NewSheduler will create a sheduler instance and run the background routine which can be stopped with Stop. Wait method will wait for sheduler to stop. Shedule will add new tasks and return them. Cancel will remove the task from sheduling queue. NewShedulerContext is a nice addition to stop sheduler with context.

Here follows a possible rewrite so it will be simpler to show particular parts of implementation.

sheduler.go contains annotated sheduler implementaion.

package sheduler

import (

type (

    Task struct {
        at time.Time
        fn func()

    Sheduler struct {
        ctx context.Context
        cancel func()

        // chans to process tasks
        addC, removeC chan *Task

// start is the main sheduler routine that handles the queue.
// All mutations happen here so we are race free by default.
func (s *Sheduler) start() {

    defer s.cancel()

    // Note: `never` should not be closed or used, except for reading
    var next <- chan time.Time
    var timer *time.Timer
    never := make(<- chan time.Time)

    tasks := []*Task{}

    for {

        // Every loop iteration tasks[0] is checked and called
        // if it's time to
        if len(tasks) > 0 {
            if time.Now().After(tasks[0].at) {

                // Time to call a task
                t := tasks[0]
                tasks = tasks[1:]

                // Task may call sheduler.Add,
                // so it's wise to use `go` here
                go t.fn()


            } else if timer == nil {

                // There is a task,
                // but timer is nil, creating one
                timer = time.NewTimer(time.Until(tasks[0].at))
                next = timer.C
        } else {

            // There is no a single task
            next = never

        select {

        // Stop was called
        case <- s.ctx.Done():

        // Wait for next task to shedule
        case <- next:
            timer = nil

        // Wait for new task
        case task := <- s.addC:
            tasks = append(tasks, task)

            sort.Slice(tasks, func (i, j int) bool {
                return tasks[i].at.Before(tasks[j].at)

            if tasks[0] == task && timer != nil {
                timer = nil

        // Wait for task to remove
        case task := <- s.removeC:
            for i, t := range tasks {
                if t == task {
                    if i == 0 && timer != nil {
                        timer = nil
                    tasks = append(tasks[:i],tasks[i+1:]...)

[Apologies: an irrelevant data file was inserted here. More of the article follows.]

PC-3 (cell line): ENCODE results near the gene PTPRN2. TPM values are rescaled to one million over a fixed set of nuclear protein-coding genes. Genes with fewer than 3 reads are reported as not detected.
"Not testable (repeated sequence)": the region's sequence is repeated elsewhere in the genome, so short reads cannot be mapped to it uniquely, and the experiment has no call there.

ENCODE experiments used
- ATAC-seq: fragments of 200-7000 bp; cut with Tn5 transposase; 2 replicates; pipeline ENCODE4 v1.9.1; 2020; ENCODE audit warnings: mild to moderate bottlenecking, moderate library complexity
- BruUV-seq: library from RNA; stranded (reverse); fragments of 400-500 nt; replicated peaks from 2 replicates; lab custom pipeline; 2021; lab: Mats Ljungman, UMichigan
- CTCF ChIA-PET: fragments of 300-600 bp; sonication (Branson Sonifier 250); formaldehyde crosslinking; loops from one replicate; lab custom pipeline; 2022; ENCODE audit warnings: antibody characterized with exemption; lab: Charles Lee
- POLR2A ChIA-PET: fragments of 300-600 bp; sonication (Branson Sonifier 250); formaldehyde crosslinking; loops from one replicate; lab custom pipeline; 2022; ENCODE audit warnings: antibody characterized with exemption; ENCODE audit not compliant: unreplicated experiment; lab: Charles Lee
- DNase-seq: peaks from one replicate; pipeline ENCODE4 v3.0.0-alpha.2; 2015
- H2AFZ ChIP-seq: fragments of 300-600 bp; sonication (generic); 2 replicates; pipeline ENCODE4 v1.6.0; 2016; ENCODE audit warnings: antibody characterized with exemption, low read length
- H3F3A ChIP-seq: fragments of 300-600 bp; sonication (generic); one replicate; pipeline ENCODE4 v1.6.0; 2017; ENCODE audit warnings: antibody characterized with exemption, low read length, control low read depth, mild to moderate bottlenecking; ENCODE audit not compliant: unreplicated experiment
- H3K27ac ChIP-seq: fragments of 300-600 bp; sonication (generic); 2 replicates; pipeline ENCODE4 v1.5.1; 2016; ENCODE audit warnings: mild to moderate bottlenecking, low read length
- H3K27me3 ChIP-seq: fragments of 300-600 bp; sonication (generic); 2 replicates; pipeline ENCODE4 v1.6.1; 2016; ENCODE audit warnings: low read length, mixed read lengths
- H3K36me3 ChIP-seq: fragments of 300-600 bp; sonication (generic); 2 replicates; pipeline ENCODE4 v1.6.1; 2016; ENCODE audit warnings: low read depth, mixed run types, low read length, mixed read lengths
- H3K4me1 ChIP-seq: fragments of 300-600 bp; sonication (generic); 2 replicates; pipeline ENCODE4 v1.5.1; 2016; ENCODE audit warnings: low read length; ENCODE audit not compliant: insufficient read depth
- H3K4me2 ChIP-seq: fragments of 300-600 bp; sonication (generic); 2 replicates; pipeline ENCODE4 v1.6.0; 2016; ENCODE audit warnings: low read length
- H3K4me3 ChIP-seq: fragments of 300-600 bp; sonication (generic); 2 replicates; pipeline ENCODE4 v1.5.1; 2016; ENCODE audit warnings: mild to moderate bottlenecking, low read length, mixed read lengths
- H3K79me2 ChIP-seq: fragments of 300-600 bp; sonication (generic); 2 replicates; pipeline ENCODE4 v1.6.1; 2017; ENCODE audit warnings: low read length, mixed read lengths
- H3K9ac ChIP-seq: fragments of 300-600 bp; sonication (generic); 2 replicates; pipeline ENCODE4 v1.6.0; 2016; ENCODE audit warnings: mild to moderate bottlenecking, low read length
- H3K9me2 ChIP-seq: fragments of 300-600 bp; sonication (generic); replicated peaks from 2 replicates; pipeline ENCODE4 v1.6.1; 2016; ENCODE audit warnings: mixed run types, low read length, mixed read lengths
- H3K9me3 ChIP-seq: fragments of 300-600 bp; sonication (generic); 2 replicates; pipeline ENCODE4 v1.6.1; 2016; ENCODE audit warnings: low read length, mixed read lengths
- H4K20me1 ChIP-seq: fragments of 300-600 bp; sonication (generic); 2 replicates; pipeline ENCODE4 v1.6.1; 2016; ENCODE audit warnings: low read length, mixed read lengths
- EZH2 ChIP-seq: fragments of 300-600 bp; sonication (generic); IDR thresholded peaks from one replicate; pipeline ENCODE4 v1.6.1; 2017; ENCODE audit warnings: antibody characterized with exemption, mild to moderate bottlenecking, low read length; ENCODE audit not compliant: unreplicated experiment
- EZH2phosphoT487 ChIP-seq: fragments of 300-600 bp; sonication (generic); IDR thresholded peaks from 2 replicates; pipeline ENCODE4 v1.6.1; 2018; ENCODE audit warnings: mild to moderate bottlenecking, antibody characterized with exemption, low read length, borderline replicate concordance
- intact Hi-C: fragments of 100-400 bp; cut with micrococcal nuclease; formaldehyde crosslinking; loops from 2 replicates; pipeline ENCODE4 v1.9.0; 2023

// Wait waits untill sheduler stops.
func (s *Sheduler) Wait() {
    <- s.ctx.Done()

// Stop stops sheduler routine.
func (s *Sheduler) Stop() {

// Shedule adds shedules new task.
// It will return nil if sheduler was stopped.
func (s *Sheduler) Shedule(at time.Time, fn func()) *Task {
    task := &Task{at, fn}
    select {
    case <- s.ctx.Done():
        return nil
    case s.addC <- task:
        return task

// Cancel cancels sheduled task.
func (s *Sheduler) Cancel(task *Task) {
    select {
    case <- s.ctx.Done():
    case s.removeC <- task:

// NewShedulerContext is like NewSheduler but includes context.
// The provided context is used to stop the sheduler.
func NewShedulerContext(parentCtx context.Context) *Sheduler {

    ctx, cancel := context.WithCancel(parentCtx)
    s := &Sheduler{
        ctx:     ctx,
        cancel:  cancel,
        addC:    make(chan *Task),
        removeC: make(chan *Task),
    go s.start()
    return s

// NewSheduler creates new sheduler and starts it.
// Stop must be called to stop sheduler routine free resources.
func NewSheduler() *Sheduler {
    return NewShedulerContext(context.Background())

sheduler_test.go contains several test cases. Use it with go test.

package sheduler

import (
    . "testing"

func TestShedulerStops(t *T) {

    s := NewSheduler()

    go func() {


func TestShedulerShedulesInOrder(t *T) {

    s := NewSheduler()

    x := 0

    s.Shedule(time.Now().Add(time.Second), func() {
        if x++; x != 1 { t.Error("Expected to run first") }

    s.Shedule(time.Now().Add(time.Second * 2), func() {
        if x++; x != 2 { t.Error("Expected to run second") }

    s.Shedule(time.Now().Add(time.Second * 3), func() {
        if x++; x != 3 { t.Error("Expected to run last") }


It's always important to annotate the source code. Golang has super nice toolchain that will use your comments to produce a package documentation.

I've decided to use channels here. addC and removeC from Sheduler struct are used to send tasks into running routine. The sheduler routine start will select from both of them and mutate tasks slice. The implementation is race free as all mutations happen in a single routine.

Note: functions Shedule and Cancel both write to channel. This may block forever when sheduler routine is stopped. To protect ourselfs from deadlocks we'll use Done from context.Context. Both functions use select with <- s.ctx.Done case to exit, when sheduler routine stops.

To keep the code short implementation uses simple slice of tasks as a queue. This can be changed to heap or similar container.


In this review I've tried to address the ideas of writing idiomatic Go code. Apart from yours I've added several other problems like sheduler cancelation, use of channels, etc. This review may not be one you've actually wanted to see so let me know.

Feel free to ping me in the chat and comments if there is an issue or so.

  • \$\begingroup\$ You give a grep command with /lib/go/src; much better would be give the command using go env GOROOT in backticks. (It's /usr/local/go for me and many others). \$\endgroup\$
    – Dave C
    Sep 3, 2018 at 19:25
  • \$\begingroup\$ @DaveC, nice tip, fixed. Seems like my distro takes it different :) \$\endgroup\$
    – sineemore
    Sep 4, 2018 at 11:20